Children's Hospital at Strong Professor and Chair Emeritus of Pediatrics Awarded Lifetime Achievement Award
October 23, 1998
The American Academy of Pediatrics (AAP) has awarded its prestigious 1998 Medical Education Lifetime Achievement Award to Robert A. Hoekelman, M.D., FAAP, professor and chair emeritus of the University of Rochester Department of Pediatrics and Children’s Hospital at Strong. Dr. Hoekelman received his award on October 20, at the AAP’s fall meeting in San Francisco. The AAP's first Medical Education Award was given in 1985, and was established to honor a pediatrician who has made significant contributions to pediatric medical education over the course of his/her medical career.
"Dr. Hoekelman has enjoyed a remarkable career as a practitioner, an academic leader, a scholar, and a teacher. His dedication has been inspiring and his contributions invaluable," says Elizabeth McAnarney, M.D., Pediatrician-in-Chief for Children’s Hospital at Strong.
Throughout his distinguished 48-year career as a physician, Dr. Hoekelman has dedicated himself to helping shape the future generation of practicing pediatric physicians. He has made significant contributions toward the continuing education and preparation of residents through his authorship, mentorship, and advocacy for making the residency experience significant and meaningful but not impossibly overwhelming. "I am extremely pleased to receive this award, and feel that my students deserve credit as well. Both teaching and learning are challenging and rewarding – but when you put both of them together in the right way, good things can happen," says Dr. Hoekelman.
Dr. Hoekelman received his undergraduate degree from Dartmouth College and his medical degree from Columbia University College of Physicians and Surgeons. He served as Chair of the Department of Pediatrics and as Pediatrician-in-Chief at Strong Memorial Hospital for 10 years.
Dr. Hoekelman has authored and edited several well-regarded pediatric text books that provide important information to medical and nursing students, residents, physicians, and parents including: Primary Pediatric Care, A Guide to Physical Examination and History Taking, and The Merck Manual. He has also been an editor for four pediatric journals.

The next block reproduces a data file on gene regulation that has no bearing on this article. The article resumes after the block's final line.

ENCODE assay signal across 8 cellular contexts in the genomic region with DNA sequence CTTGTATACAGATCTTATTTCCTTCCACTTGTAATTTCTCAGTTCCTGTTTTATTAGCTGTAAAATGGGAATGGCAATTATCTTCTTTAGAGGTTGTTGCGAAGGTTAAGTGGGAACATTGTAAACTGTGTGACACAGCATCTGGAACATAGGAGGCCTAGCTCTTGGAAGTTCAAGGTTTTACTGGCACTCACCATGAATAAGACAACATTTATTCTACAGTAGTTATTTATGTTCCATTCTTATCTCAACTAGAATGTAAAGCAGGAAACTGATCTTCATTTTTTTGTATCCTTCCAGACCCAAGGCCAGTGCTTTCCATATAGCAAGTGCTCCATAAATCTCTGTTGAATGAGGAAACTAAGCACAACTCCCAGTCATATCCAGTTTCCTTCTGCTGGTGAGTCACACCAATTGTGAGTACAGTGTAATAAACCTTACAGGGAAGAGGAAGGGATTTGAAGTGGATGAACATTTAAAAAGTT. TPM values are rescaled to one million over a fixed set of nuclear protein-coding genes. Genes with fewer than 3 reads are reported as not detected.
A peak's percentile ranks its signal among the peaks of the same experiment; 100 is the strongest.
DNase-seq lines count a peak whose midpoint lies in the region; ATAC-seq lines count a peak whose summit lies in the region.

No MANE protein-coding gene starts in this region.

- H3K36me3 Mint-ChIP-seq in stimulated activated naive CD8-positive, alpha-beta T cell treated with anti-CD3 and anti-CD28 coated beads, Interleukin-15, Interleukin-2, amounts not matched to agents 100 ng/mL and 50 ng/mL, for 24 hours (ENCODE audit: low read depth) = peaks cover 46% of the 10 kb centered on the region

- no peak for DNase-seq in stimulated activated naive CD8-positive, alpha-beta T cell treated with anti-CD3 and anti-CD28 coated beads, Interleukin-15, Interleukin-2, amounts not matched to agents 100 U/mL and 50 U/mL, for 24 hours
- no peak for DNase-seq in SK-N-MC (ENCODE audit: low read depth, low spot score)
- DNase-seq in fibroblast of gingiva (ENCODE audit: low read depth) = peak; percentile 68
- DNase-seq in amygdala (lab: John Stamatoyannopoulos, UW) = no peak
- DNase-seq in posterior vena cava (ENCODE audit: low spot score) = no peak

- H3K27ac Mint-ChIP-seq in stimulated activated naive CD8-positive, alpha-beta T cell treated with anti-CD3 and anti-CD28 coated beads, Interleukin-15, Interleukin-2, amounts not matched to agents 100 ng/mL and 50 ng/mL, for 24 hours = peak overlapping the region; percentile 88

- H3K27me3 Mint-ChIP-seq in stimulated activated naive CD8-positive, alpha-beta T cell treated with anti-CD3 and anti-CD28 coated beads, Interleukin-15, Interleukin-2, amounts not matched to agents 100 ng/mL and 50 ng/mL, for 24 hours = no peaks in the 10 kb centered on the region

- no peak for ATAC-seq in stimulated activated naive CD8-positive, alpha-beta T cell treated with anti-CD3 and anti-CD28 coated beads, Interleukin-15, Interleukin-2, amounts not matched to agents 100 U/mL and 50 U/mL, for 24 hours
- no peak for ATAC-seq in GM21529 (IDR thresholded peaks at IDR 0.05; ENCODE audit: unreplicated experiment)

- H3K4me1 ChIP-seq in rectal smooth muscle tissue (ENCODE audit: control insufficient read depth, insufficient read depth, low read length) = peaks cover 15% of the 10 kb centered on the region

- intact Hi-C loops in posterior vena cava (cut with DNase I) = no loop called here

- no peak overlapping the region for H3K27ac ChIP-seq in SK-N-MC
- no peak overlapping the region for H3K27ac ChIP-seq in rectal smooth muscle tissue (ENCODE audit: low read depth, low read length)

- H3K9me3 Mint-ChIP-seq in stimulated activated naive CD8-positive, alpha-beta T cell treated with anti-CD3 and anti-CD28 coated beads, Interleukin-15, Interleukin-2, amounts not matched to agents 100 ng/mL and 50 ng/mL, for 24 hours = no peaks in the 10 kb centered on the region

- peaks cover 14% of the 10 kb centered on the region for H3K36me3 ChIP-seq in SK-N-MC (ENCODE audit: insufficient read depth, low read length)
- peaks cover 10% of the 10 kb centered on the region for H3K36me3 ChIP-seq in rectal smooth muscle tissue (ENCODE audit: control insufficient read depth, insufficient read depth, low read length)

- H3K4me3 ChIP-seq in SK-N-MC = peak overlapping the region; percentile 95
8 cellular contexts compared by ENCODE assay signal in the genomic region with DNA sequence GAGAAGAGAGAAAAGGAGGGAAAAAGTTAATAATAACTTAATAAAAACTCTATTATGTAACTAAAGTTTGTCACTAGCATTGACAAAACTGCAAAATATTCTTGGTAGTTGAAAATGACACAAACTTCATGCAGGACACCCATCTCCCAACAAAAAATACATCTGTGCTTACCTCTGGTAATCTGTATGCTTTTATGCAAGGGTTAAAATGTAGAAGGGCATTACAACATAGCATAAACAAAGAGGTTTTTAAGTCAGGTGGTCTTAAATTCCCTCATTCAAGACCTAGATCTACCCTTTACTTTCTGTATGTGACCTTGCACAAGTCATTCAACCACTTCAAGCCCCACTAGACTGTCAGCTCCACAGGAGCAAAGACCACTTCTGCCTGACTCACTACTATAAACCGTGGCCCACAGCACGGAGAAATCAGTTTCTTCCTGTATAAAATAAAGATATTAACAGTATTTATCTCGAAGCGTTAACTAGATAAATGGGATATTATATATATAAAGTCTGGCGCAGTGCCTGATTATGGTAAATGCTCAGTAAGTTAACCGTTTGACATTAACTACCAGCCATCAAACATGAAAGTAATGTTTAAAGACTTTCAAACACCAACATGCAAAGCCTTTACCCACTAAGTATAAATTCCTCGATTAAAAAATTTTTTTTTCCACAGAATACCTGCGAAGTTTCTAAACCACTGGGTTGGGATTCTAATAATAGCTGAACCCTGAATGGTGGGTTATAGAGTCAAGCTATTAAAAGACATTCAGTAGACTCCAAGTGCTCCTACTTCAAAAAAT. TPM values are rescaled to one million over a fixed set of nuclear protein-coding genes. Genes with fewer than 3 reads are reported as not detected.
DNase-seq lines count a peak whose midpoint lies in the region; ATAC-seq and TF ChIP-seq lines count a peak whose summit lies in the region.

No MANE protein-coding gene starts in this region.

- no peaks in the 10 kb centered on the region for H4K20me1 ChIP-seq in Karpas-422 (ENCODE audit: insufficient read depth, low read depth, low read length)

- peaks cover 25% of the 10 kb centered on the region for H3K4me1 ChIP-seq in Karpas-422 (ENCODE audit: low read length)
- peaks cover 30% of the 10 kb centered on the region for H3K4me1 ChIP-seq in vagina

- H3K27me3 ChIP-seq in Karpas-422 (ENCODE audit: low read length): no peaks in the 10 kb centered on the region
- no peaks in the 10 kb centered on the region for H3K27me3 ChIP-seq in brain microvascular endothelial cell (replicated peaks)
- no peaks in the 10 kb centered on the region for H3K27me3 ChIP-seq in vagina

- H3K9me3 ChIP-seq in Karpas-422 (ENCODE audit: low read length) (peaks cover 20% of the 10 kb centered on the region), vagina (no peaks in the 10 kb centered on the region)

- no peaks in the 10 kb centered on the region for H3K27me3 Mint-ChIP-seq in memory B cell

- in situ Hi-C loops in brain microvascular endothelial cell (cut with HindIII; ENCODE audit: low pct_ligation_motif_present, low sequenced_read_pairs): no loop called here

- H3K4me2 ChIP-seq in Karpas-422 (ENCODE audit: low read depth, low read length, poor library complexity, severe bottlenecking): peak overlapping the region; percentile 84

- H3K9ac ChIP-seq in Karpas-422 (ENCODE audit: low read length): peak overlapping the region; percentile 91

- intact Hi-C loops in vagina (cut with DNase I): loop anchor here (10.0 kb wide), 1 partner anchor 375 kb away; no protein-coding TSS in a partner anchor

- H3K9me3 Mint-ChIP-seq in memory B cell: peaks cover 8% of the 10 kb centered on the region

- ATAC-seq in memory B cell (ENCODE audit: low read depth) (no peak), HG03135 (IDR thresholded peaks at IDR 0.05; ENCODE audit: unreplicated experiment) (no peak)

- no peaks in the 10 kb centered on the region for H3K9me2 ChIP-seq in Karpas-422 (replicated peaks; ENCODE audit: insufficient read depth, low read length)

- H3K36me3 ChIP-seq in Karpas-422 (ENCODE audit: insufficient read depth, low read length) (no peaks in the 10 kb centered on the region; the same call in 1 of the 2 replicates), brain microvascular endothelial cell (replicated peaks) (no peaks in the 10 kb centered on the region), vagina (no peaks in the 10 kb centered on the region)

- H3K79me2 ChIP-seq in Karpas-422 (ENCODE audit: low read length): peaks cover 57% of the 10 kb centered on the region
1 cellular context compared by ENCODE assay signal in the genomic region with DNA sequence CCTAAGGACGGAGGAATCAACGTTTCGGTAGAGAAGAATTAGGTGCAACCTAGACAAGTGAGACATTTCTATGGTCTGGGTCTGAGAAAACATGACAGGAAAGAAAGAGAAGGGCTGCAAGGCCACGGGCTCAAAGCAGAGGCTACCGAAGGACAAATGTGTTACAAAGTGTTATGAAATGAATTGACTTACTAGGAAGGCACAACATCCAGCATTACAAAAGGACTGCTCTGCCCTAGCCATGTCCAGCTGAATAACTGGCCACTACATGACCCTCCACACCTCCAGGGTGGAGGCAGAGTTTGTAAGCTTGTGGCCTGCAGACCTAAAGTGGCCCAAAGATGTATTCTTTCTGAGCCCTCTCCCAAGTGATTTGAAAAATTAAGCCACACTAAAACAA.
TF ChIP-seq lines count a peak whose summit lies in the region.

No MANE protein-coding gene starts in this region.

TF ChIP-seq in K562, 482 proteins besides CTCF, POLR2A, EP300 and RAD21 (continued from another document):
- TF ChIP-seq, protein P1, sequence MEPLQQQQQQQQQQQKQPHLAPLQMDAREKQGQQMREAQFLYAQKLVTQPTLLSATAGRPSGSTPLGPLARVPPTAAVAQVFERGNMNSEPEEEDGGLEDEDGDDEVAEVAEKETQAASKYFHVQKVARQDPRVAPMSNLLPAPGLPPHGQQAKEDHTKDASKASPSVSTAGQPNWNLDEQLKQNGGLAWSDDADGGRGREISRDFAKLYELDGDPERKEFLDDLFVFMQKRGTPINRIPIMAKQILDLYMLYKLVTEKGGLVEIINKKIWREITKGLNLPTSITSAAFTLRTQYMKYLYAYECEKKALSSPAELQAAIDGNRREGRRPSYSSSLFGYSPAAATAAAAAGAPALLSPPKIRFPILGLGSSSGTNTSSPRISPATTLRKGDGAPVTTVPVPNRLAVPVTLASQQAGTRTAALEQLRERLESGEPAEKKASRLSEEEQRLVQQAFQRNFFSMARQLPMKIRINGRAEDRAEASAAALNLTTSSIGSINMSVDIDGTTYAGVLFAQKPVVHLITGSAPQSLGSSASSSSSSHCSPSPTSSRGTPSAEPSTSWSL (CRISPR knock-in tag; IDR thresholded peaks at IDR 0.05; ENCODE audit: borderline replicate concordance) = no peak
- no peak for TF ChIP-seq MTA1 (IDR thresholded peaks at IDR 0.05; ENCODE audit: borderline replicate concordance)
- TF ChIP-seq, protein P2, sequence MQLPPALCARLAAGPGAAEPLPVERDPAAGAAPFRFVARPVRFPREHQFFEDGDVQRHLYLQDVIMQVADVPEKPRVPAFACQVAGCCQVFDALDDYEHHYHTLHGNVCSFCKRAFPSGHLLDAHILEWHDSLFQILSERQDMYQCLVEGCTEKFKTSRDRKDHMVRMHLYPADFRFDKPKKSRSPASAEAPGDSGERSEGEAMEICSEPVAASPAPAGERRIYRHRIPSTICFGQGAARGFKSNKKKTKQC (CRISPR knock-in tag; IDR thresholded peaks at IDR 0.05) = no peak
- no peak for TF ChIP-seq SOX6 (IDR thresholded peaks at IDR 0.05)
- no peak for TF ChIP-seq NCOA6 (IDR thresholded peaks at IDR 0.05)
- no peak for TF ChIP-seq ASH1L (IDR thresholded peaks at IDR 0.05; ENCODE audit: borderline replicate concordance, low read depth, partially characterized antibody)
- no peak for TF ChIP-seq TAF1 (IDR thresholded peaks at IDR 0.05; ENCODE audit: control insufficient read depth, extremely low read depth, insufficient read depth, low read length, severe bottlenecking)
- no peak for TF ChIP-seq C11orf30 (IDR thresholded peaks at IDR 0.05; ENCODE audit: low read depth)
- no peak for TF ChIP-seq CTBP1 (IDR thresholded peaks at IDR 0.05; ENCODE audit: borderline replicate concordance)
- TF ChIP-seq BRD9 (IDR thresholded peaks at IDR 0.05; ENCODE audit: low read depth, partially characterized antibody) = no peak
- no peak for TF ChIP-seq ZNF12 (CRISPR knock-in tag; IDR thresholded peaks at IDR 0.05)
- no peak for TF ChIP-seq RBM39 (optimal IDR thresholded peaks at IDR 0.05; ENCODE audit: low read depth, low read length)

Committed to impacting the quality and continuity of care provided throughout the community, Dr. Hoekelman served as primary faculty mentor for the Pediatric Links with the Community project and for 11 Ambulatory/Community Pediatric Fellows and 36 General Pediatric and Research Fellows. He was responsible for establishing the training of family medicine, emergency medicine, obstetrics/gynecology, and pediatric dentistry residents on pediatric services for Strong Memorial Hospital and Rochester General Hospital. He also founded the Pediatric Emergency Medicine Fellowship Training Program. He extended his influence worldwide by establishing fellowship training with Children’s Hospitals in Israel, Russia, Poland, and Africa.
Dr. Hoekelman's foresight enabled the University to develop and implement measures to reduce the stress and long hours for residents even prior to the establishment of New York State regulations that addressed these issues. In an effort to improve both the quality of care provided to patients and the residents’ learning experience, he planned and moderated a conference on stress in pediatric house staff education, and implemented limits on house officer working hours in all of Rochester’s pediatric residency training programs. Dr. Hoekelman also established options in residency training to create more flexibility and to accommodate individual needs and lifestyles. In total, he has received over $9 million in grant awards for pediatric residency education. Dr. Hoekelman has also involved himself on national and international levels by holding membership on several committees for pediatric education, as well as being a visiting professor at 29 medical schools in the U.S. and abroad.
Children’s Hospital at Strong (previously Pediatric Services at Strong Memorial Hospital) is a 112-bed facility within the University of Rochester Medical Center and is the primary medical center for ill children and adolescents in the region. Patients with virtually every diagnosis are treated at Children’s Hospital – from the pediatric neonatal intensive care unit to the new Strong Children’s Heart Center.